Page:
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It's Time For Asbury Park To Create An Arts District

By Gary Wien

This is a critical time for the arts in Asbury Park. The city has always attracted artists from around the world, but as redevelopment moves forward, the city is in the unique situation of breaking the perpetual urban pattern of revitalization.

The story goes like this. Artists move into an area, fix it up and make it look attractive to the outside world. Soon the outside world moves in and push the rents so high that the artists are forced out to move to a new area and start the pattern all over.

But it doesn't have to happen to Asbury Park and artists are banding together in the recently formed Asbury Park Arts Coalition to ensure the future of the arts in the city.

"I think the arts in Asbury Park really has to be the moving force to make Asbury be successful," said David De Boerof David Alan Enterprises, a multimedia arts design firm. "It's what this town has always thrived upon - the music heritage, the art heritage. It has to be addressed so that the artists aren't forced out for either rent issues or the inability to work and create a living environment. I think the people who are here in Asbury in the creative field have to really bond together. We're going to need to work together to be one voice instead of a lot of little separate voices."

One of the primary goals of the Asbury Park Arts Coalition is the creation of an arts district. This is not only a great idea, but it could be the idea to fully bring the city back to its glory years. Just look at Red Bank.

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For decades, people entering Red Bank saw this monsterous ugly, abandoned building located before the antique district. It gave you with a particularly depressing outlook on the town before you even reached the main downtown area. The town largely turned things around the minute that ugly building was transformed into the Galleria. That building so inspired a resurgence in that side of town that the Two River Theatre decided to build their theatre there. A theatre which opened earlier this year and proves just how much the arts can help brand a town.

The Asbury Park Arts Coalition believes the arts district should be comprised on one central hub with satellites spread throughout the town. The city has three main buildings which play similar roles to the Galleria and any one of the three could make a perfect central hub for an arts district. Each of these buildings has long been abandoned and is in a state of decay. Each also emits a sense of dread and despair in a location which should inspire.

The two buildings that we suggest should be strongly looked at as possible sites for the Arts District hub are the Charms Building and the Metropolitan Hotel. Both would be perfect locations that would serve well as centers for the arts.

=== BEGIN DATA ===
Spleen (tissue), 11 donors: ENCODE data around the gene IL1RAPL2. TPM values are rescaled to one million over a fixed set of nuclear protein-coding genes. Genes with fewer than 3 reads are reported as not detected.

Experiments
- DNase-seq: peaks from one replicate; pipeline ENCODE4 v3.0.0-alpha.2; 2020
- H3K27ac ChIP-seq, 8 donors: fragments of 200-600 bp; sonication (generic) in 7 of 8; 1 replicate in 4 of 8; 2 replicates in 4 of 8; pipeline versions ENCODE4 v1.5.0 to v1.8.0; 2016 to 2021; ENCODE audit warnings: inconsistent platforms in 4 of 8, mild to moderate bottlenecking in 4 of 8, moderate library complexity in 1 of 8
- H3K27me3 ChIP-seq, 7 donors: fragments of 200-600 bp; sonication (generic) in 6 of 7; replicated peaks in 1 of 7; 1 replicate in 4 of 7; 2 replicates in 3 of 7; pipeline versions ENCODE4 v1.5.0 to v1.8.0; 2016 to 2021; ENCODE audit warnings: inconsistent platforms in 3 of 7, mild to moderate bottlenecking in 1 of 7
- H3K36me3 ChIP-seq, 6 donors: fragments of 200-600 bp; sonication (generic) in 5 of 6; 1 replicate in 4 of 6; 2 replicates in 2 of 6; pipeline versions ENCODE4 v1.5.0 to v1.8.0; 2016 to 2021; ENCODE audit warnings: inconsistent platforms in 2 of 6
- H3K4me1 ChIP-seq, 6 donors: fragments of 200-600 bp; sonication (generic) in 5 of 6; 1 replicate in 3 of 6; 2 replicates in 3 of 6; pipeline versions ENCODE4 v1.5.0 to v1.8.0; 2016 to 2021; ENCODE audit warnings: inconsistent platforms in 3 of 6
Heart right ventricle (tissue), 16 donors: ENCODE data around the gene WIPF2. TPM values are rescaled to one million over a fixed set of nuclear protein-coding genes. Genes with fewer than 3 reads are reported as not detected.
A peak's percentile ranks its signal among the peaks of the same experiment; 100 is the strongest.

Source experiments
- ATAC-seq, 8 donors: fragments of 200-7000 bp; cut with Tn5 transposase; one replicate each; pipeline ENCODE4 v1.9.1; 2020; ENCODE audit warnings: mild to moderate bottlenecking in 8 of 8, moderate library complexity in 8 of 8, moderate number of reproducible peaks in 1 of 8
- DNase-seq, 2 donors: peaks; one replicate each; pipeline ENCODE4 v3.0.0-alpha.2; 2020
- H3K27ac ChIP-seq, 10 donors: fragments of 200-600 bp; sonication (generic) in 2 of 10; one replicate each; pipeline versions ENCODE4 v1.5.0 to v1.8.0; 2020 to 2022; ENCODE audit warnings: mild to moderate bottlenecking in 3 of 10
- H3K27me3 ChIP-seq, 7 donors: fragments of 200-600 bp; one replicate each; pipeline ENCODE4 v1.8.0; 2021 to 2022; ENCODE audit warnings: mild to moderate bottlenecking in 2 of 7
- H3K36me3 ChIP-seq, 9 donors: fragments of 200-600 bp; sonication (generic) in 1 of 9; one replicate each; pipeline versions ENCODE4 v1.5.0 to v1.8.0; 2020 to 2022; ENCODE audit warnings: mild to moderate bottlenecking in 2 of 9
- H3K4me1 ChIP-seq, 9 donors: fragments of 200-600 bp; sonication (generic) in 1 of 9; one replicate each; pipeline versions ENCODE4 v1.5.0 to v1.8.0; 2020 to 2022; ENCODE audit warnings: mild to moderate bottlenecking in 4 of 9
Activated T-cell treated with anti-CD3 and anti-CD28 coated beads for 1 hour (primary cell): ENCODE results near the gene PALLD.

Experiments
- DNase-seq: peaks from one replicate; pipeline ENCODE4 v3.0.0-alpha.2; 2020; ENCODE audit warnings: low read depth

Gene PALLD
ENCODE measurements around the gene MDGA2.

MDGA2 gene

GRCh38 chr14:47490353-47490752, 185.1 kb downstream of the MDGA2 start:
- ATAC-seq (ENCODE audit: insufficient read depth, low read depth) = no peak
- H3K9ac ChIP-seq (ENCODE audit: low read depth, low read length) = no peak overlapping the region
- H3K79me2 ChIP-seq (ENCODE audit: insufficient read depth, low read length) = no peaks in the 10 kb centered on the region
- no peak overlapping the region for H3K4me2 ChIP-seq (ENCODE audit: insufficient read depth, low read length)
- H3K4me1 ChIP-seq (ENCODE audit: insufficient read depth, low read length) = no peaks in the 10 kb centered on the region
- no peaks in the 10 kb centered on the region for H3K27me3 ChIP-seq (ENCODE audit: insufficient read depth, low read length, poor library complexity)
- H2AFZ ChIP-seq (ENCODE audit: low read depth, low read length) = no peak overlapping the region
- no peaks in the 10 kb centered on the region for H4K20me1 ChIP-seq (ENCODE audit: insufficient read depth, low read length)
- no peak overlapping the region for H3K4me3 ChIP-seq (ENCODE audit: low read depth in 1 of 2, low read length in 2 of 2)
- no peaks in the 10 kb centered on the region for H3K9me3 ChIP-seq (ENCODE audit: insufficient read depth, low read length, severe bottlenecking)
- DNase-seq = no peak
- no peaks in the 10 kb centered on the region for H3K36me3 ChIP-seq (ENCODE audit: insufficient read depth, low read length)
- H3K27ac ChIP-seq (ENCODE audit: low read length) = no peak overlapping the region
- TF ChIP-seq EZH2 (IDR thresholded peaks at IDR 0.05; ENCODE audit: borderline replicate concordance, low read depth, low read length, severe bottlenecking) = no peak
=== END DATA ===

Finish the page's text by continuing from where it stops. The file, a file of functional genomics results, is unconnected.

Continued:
"I think that there should be a zone where there would be cheap enough rents or some sort of a combination of housing for artists or studio and working space for artists," said Kriz Oehme, the Poet Laureate winner at the 2004 Asbury Music awards. "I think the Metropolitan would be perfect. It would serve a retail store for the arts itself plus working space for artists and showcase spaces for poetry, and workshops for kids. All of it run in one central location."

John Brown, the owner of the El Lobo Negro Art Gallery believes that the arts district could be blended in a very unique way through the fiber of the newly emerging city. "I've always maintained that the arts is as much of a resource in the city as the brick and mortar. Yes it has interesting buildings and vistas of the ocean, but the history of the arts in the Asbury Park region and the existence of the arts here has much to add to the mentality as well as the actual functioning part of the city."

Part of the reason why the timing of the Arts Council is so crucial is that major progress is happening in Asbury Park each day. The city you see now will look very different in a year or two. The time to ensure the future of arts in Asbury Park is now because it may very well be too late in a short period of time.

"I think the plans are still early enough that whatever plans the city has can be changed or altered for the better," said David De Boer.

Who better to help change the plans for the town than the group that initially spurred on the interest in the first place? Here's where Asbury Park has a chance to be different. Most towns simply use artists as a way to get the ball rolling and then force them to leave down the line. Asbury Park doesn't have to follow that path. This is the town which inspired artists from Stephen Crane to modern storytellers like Bruce Springsteen. Isn't it time for artists to get their chance to ensure their future here?